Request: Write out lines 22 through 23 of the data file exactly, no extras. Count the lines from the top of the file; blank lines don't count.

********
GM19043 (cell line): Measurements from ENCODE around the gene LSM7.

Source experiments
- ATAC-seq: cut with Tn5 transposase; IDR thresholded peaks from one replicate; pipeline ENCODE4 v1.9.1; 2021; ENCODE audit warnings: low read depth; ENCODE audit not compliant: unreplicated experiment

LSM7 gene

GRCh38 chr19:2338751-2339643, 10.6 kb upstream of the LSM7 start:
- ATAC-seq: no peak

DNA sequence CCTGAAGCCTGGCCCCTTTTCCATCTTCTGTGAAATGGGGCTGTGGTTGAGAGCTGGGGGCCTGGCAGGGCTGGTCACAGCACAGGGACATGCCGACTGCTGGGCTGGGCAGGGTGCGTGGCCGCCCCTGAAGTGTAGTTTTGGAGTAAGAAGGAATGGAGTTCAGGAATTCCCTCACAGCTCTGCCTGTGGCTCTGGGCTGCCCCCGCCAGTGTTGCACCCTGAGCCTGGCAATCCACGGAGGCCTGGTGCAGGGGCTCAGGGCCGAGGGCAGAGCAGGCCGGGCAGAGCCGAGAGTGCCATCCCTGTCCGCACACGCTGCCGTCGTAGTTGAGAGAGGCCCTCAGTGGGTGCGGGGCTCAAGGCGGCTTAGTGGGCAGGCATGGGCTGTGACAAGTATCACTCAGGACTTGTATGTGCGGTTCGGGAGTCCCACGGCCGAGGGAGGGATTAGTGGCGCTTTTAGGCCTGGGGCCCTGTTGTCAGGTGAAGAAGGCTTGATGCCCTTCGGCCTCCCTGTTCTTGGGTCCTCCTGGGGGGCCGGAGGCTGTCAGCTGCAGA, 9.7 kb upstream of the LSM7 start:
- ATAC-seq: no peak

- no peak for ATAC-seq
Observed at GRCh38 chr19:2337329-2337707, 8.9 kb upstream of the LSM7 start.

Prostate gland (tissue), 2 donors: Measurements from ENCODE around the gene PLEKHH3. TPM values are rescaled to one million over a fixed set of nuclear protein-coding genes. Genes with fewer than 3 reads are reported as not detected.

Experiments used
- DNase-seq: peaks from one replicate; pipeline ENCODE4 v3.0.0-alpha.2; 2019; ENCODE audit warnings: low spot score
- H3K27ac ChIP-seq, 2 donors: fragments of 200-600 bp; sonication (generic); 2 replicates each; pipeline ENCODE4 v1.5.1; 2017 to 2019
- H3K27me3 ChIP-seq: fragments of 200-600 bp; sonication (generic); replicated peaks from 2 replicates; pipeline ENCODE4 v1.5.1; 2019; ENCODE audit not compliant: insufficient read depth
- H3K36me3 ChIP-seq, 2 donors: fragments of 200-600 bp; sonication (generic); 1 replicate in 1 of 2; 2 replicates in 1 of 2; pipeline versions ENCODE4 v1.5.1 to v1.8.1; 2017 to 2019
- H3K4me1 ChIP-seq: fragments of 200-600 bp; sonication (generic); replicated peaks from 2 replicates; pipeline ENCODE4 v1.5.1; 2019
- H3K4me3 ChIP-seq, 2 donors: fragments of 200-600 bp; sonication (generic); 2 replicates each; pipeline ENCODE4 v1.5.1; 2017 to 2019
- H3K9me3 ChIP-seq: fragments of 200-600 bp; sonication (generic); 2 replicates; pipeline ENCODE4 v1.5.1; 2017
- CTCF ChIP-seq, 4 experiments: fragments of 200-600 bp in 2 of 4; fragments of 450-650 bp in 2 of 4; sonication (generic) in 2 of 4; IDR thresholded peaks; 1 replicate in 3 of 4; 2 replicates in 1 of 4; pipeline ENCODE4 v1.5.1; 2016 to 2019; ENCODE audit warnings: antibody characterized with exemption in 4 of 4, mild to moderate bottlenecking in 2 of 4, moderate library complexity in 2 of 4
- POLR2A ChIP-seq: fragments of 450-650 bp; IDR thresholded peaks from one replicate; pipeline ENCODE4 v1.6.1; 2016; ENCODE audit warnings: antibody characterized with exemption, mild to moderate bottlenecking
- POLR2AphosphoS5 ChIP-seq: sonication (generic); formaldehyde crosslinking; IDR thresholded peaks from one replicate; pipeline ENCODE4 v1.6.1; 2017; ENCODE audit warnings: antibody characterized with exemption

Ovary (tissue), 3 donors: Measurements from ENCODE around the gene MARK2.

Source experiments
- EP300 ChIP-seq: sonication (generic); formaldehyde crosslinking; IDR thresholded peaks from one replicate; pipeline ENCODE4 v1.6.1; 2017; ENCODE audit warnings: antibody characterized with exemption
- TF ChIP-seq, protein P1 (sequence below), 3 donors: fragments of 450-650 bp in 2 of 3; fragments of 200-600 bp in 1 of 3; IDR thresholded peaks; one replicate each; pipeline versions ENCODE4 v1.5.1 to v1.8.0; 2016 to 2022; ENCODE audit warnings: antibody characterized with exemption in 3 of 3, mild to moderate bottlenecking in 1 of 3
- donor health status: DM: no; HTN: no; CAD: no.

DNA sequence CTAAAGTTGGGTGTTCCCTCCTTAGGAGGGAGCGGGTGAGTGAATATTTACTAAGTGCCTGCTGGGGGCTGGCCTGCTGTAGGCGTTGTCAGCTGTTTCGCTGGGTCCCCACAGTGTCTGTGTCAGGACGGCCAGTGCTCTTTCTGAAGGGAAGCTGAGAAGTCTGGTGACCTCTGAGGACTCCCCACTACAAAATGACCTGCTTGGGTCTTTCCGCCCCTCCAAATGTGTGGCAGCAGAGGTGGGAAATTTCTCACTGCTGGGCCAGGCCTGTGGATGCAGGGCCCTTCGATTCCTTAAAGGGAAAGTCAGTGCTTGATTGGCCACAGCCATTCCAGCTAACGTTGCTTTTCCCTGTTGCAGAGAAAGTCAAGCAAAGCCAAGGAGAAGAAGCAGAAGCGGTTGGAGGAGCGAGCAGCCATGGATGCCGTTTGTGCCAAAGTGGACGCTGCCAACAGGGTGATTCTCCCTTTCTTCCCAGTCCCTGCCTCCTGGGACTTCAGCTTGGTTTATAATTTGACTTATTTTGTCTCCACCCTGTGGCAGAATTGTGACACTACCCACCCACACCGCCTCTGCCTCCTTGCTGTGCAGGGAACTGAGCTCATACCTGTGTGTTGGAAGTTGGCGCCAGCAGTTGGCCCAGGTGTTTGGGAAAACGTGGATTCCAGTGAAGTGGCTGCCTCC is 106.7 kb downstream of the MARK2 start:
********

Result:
- POLR2AphosphoS5 ChIP-seq: sonication (generic); formaldehyde crosslinking; IDR thresholded peaks from one replicate; pipeline ENCODE4 v1.6.1; 2017; ENCODE audit warnings: antibody characterized with exemption

Ovary (tissue), 3 donors: Measurements from ENCODE around the gene MARK2.